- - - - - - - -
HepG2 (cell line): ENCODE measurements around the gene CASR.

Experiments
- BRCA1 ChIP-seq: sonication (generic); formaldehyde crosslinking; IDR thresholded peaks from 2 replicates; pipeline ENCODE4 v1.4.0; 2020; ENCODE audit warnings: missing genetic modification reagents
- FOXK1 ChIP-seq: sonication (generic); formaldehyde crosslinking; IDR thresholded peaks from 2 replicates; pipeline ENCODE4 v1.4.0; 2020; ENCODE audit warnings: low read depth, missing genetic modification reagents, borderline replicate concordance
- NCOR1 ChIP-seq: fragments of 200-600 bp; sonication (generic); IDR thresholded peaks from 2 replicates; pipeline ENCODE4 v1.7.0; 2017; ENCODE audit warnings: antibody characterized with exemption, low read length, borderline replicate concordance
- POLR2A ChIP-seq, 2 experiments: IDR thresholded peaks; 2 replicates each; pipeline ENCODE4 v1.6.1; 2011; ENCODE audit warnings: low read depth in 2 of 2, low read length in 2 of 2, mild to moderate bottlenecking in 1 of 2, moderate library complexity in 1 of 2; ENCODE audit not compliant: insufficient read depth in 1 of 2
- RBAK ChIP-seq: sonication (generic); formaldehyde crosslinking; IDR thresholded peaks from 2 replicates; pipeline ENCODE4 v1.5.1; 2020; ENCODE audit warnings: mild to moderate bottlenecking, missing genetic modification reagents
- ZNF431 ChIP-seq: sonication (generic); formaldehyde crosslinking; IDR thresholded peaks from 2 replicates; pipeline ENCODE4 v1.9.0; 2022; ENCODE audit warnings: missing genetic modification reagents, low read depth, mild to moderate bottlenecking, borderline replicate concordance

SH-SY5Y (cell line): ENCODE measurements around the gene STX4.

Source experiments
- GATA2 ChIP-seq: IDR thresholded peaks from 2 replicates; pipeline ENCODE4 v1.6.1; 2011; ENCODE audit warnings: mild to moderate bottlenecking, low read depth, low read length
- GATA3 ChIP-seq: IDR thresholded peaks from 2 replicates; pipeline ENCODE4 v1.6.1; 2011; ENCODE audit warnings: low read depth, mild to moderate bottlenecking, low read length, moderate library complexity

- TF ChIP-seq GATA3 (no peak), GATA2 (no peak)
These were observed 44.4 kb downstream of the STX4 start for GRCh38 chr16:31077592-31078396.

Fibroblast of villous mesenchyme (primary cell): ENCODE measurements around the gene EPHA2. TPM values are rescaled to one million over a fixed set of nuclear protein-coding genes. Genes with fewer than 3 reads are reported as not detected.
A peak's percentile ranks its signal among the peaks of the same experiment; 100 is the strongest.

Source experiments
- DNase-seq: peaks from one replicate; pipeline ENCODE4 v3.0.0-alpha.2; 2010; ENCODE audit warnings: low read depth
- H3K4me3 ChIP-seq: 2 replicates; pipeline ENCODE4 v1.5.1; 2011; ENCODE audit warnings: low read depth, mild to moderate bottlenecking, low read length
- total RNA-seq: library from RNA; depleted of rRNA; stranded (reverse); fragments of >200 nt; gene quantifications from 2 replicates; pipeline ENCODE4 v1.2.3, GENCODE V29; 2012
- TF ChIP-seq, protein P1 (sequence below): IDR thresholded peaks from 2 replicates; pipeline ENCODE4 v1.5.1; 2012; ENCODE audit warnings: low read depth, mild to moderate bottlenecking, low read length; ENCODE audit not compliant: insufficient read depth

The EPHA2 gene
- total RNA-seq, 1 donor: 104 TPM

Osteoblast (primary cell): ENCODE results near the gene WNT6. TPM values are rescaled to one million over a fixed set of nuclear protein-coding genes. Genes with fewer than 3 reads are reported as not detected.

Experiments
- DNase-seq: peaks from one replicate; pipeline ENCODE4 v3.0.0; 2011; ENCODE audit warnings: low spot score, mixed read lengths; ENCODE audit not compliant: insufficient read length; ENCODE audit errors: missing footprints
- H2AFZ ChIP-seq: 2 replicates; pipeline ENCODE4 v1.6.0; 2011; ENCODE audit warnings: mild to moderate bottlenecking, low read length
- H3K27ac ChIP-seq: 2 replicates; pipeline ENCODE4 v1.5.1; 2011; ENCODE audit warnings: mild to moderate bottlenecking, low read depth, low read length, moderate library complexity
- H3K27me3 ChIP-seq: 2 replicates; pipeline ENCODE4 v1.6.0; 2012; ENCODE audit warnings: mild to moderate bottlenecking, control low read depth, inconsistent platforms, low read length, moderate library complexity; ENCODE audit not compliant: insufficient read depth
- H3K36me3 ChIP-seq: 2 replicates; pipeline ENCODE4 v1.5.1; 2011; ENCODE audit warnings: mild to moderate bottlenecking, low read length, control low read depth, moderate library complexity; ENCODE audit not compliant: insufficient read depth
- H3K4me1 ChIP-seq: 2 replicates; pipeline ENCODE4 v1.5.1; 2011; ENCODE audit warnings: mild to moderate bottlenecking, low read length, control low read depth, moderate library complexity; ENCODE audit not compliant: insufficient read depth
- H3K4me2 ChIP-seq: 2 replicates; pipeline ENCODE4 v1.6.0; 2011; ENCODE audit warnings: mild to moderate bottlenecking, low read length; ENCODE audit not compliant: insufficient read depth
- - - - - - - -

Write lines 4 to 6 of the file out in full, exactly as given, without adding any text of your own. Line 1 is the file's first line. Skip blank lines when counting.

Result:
- FOXK1 ChIP-seq: sonication (generic); formaldehyde crosslinking; IDR thresholded peaks from 2 replicates; pipeline ENCODE4 v1.4.0; 2020; ENCODE audit warnings: low read depth, missing genetic modification reagents, borderline replicate concordance
- NCOR1 ChIP-seq: fragments of 200-600 bp; sonication (generic); IDR thresholded peaks from 2 replicates; pipeline ENCODE4 v1.7.0; 2017; ENCODE audit warnings: antibody characterized with exemption, low read length, borderline replicate concordance
- POLR2A ChIP-seq, 2 experiments: IDR thresholded peaks; 2 replicates each; pipeline ENCODE4 v1.6.1; 2011; ENCODE audit warnings: low read depth in 2 of 2, low read length in 2 of 2, mild to moderate bottlenecking in 1 of 2, moderate library complexity in 1 of 2; ENCODE audit not compliant: insufficient read depth in 1 of 2